husband had found a job as a microbus driver. Mother of a 14-month-old, López had come to
check out the display of contraceptive methods that is set up daily in the Chimalhuacán
marketplace. "I want two children, but this is an impossible moment to have the
second," she told me as we stood near wooden planks hung with anatomical drawings and
López rejected the condoms, because-in a comment I would hear
echoed everywhere I went in Mexico and Guatemala-"my husband says you don't use those
things between husband and wife, only with prostitutes." She also turned down
birth-control pills, expressing the widespread belief that "pills can make you
sterile." (In Guatemala, they say "the Pill goes to the brain.") A promoter
from Mexfam, a private organization that pioneered family planning almost a decade before
the government unveiled its own policy, carefully explained the intrauterine device.
López said she would think about it, and went off under the grayish sun to finish her
shopping. If López decides on the IUD, she can go to a government clinic for free or, for
a small fee, to a Mexfam clinic where service is more personal.
Mexfam's outreach operation is on the porch of a state-subsidized milk shop, where a
thousand poor families line up daily with buckets. Such strategic placement, a key element
for success, would be impossible without state support. Indeed, Mexico's shrinking rate of
population growth (from 3.5 percent in 1974 to 1.88 percent today) is widely cited by
international planning experts as an example of what can be done when there is political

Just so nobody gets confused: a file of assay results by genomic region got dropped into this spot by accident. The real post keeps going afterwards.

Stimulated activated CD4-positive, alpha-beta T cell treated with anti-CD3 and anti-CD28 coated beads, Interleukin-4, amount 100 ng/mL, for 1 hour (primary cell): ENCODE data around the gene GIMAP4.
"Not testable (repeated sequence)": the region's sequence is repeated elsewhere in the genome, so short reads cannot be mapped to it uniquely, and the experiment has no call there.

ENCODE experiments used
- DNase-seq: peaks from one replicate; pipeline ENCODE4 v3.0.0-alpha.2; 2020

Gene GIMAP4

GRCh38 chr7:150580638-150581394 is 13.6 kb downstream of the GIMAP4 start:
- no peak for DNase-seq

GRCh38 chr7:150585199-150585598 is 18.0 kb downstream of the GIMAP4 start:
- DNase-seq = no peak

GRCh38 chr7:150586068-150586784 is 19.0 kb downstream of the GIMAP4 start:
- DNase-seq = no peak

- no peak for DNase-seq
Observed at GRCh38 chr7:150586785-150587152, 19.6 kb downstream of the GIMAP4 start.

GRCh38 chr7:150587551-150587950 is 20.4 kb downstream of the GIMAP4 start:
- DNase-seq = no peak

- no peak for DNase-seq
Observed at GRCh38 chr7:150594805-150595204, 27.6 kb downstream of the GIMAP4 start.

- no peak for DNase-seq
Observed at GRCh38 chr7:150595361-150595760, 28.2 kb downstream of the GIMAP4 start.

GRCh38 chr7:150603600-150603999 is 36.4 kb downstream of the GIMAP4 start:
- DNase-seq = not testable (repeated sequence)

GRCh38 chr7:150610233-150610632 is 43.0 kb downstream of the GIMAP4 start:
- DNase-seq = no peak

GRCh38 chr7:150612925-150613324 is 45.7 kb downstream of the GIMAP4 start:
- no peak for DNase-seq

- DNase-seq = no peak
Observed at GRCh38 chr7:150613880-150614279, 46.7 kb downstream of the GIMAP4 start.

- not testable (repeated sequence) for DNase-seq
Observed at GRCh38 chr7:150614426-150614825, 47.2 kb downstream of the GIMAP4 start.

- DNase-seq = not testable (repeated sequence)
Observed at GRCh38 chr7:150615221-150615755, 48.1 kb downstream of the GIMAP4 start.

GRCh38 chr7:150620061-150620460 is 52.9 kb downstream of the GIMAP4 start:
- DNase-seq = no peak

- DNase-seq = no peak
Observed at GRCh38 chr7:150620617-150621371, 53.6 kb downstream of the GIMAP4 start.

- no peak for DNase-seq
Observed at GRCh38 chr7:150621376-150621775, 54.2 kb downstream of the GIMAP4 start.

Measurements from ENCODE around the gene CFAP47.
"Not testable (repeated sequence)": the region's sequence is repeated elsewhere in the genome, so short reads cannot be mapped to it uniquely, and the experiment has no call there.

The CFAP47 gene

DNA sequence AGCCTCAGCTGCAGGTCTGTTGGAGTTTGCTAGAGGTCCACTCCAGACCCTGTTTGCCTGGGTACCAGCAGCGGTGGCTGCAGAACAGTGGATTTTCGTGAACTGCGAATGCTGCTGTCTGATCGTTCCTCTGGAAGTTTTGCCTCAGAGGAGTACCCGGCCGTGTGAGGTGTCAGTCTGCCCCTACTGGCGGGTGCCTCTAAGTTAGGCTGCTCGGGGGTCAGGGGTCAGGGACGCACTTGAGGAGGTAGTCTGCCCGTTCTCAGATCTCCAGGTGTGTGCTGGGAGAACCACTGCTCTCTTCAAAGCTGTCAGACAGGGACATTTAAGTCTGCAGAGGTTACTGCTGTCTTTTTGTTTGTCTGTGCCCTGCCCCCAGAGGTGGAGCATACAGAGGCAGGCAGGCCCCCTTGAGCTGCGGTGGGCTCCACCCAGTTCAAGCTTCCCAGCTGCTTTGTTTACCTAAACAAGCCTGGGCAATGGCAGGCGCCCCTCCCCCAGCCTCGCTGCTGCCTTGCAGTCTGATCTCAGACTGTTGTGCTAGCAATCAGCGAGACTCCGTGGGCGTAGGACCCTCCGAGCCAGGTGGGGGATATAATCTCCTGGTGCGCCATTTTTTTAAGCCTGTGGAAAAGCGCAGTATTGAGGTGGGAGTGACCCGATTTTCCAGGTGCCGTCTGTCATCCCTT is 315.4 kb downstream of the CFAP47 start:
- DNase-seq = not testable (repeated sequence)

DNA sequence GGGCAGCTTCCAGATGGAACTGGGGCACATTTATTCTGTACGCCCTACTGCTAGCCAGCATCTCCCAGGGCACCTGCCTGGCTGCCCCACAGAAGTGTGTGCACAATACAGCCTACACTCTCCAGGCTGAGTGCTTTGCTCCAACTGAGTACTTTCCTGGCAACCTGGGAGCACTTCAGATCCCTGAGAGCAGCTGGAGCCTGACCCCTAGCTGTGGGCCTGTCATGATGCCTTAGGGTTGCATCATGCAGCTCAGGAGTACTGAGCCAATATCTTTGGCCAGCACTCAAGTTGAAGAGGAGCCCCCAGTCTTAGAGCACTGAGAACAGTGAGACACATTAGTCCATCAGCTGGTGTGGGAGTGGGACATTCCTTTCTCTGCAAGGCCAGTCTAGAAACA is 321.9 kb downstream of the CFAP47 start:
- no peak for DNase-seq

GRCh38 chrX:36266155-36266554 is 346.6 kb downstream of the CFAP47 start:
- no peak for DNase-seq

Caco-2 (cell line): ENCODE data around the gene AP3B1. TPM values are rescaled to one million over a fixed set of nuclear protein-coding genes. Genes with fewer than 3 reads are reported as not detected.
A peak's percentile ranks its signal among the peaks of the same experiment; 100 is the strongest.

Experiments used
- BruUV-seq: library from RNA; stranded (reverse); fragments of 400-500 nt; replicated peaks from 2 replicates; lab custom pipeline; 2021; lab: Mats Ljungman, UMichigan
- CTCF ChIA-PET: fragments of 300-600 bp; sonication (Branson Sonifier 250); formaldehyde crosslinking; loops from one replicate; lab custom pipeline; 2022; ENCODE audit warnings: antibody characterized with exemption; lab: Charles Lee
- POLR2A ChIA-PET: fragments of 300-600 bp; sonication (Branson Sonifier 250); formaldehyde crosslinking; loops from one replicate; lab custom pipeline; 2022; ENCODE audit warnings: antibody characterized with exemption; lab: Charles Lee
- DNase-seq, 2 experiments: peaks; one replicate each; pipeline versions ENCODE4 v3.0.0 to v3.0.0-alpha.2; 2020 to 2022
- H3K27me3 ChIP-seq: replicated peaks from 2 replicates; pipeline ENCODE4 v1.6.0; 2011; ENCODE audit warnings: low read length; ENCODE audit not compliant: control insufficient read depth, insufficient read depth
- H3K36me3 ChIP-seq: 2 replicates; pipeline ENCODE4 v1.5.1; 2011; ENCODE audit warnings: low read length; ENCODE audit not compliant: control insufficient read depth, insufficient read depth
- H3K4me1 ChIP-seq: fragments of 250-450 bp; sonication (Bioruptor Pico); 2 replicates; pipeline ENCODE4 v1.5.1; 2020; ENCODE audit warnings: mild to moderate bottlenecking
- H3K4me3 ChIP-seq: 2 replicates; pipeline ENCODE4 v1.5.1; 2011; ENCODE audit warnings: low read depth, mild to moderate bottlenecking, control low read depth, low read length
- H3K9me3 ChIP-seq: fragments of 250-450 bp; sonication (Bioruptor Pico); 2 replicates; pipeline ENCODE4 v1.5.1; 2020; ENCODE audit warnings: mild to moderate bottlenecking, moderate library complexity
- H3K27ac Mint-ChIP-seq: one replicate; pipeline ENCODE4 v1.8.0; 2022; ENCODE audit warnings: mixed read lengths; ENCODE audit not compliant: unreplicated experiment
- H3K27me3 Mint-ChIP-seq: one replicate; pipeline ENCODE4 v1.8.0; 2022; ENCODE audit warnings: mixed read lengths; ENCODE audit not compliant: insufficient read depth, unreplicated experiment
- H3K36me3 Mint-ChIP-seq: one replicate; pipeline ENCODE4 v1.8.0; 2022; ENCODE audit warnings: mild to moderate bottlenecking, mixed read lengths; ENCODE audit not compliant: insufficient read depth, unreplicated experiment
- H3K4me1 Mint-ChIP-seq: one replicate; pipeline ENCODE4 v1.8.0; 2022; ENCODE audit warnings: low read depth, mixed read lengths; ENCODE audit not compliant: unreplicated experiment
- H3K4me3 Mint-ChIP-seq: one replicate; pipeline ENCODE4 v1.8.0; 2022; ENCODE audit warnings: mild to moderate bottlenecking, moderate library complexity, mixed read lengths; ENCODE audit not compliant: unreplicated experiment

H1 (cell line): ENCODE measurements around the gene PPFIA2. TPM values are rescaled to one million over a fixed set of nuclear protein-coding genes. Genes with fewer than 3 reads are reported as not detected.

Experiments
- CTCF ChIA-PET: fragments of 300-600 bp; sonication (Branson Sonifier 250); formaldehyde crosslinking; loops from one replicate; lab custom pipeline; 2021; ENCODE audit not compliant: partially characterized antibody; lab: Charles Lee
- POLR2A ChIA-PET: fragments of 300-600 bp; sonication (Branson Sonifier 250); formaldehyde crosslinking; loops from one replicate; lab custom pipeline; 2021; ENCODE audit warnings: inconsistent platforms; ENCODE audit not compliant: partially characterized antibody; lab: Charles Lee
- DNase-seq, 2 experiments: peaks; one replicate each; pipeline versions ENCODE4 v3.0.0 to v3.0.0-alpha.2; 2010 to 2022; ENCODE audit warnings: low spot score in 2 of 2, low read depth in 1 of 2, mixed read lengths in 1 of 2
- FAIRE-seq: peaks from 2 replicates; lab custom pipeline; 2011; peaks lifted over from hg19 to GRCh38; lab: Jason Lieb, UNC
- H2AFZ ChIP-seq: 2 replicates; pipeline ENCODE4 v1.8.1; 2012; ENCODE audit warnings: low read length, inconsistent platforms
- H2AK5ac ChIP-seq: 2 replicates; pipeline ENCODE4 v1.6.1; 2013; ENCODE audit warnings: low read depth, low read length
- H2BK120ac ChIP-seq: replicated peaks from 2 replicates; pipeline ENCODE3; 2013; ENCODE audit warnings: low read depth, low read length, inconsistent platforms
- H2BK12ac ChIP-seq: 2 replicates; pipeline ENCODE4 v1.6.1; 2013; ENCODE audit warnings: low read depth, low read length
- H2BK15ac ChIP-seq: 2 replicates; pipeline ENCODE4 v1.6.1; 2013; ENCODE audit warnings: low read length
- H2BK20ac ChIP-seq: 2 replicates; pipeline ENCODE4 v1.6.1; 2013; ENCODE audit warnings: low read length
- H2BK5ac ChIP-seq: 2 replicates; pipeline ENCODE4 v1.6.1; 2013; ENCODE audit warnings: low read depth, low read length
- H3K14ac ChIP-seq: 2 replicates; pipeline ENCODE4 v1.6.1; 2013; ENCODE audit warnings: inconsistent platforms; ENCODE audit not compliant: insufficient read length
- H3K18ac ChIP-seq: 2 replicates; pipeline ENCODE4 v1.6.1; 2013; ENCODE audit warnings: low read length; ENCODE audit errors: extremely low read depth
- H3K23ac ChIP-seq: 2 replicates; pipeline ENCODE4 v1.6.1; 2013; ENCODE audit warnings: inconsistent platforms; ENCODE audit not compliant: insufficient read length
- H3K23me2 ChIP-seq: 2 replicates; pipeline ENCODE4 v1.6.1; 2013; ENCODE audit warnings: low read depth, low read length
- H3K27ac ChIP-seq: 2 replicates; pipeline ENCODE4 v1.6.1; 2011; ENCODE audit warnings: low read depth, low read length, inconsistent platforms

will at the top.
It wasn't political will, though, that made López want to limit her childbearing; it
was Mexico's terrible economy, which has suffered one crisis after another since 1982. In
1994, the year Mexico joined the United States and Canada in the North American Free Trade
Agreement, the peso was worth about 33 cents; today it's worth a dime.
Milk-shop manager José Manuel Villegas, 44, nodded toward the display. "People
submit themselves to this because of the price of living," he said. "My brother
has fifteen children, but you can't afford to have more than three today." Two
decades ago fewer than one in five Mexican women worked outside the home; today more than
one in three do. A mother of four who labored as a laundress told me: "I took the
IUD. I knew if I had more children, buying shoes for one meant the others would go
barefoot. I don't enjoy my lousy job and low salary, but I work because if not, we don't
survive." Another reason for Mexico's slowing growth rate is the emptying of the
countryside. Today seven out of ten Mexicans inhabit communities of 15,000 or more; of
these, 70 percent live in two dozen major cities, all of which have scrappy Chimalhuacáns
on their fringes. Soon after the turn of the millennium, half the people on Earth will
live in cities.
"Urban life implies individual control of decisions such as birth control,"
said Rodolfo Tuirán. In the city, he said, a couple who decides against a traditional
large family meets "less stigma and fewer social sanctions." No overbearing
relatives, no whispering guys you grew up with; instead, neighbors on both sides who have
only two kids and are not ashamed of it.
Seven hours north of Chimalhuacán, I stood on top of the world, 8,700 feet above the
Guana-juato River, breathing the cold, crystalline air of the Santa Rosa forest. Around me
were 14 species of oak, a sea of dark trees that met the clouds. Ruth Peacock, copresident
of the Mexico Audubon Society, boasted of 135 bird species: northern flickers,
gray-breasted jays, yellow-eyed juncos, acorn woodpeckers, and enough hummingbirds to fill
We descended hairpin curves to villages that are as much a part of the forest's future
as its seed-dropping birds. Our odd caravan included environmentalists from Guanajuato, a
team of young sex educators from the Center for Adolescents of San Miguel de Allende
(CASA), and two river-restoration experts from the U.S. Forest Service, Bill Zeedyk and
Chuck Troendale-all part of a collaboration between environmentalists and family-planning